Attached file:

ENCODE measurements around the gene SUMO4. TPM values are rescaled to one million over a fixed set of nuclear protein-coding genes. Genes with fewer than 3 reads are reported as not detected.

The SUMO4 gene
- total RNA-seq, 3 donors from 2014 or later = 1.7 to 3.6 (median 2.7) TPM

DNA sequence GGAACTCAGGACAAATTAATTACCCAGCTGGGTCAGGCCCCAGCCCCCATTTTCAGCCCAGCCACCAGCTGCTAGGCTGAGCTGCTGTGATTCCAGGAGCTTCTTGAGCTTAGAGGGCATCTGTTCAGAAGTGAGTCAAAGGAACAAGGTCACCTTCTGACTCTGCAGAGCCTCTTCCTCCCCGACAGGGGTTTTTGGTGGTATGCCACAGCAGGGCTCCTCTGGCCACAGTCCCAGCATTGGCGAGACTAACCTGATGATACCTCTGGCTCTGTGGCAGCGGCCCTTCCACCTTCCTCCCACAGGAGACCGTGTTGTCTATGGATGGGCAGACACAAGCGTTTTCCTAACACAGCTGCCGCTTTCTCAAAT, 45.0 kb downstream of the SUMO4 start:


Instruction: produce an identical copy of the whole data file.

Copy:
ENCODE measurements around the gene SUMO4. TPM values are rescaled to one million over a fixed set of nuclear protein-coding genes. Genes with fewer than 3 reads are reported as not detected.

The SUMO4 gene
- total RNA-seq, 3 donors from 2014 or later = 1.7 to 3.6 (median 2.7) TPM

DNA sequence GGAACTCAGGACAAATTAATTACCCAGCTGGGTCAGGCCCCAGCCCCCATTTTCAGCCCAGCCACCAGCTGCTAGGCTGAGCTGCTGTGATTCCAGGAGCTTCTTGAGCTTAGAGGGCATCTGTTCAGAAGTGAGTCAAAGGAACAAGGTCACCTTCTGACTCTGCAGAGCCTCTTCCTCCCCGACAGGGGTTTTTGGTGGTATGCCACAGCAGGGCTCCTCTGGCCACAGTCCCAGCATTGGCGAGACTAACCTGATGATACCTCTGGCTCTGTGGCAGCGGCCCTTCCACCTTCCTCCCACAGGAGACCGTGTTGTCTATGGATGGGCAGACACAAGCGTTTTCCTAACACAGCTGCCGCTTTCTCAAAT, 45.0 kb downstream of the SUMO4 start: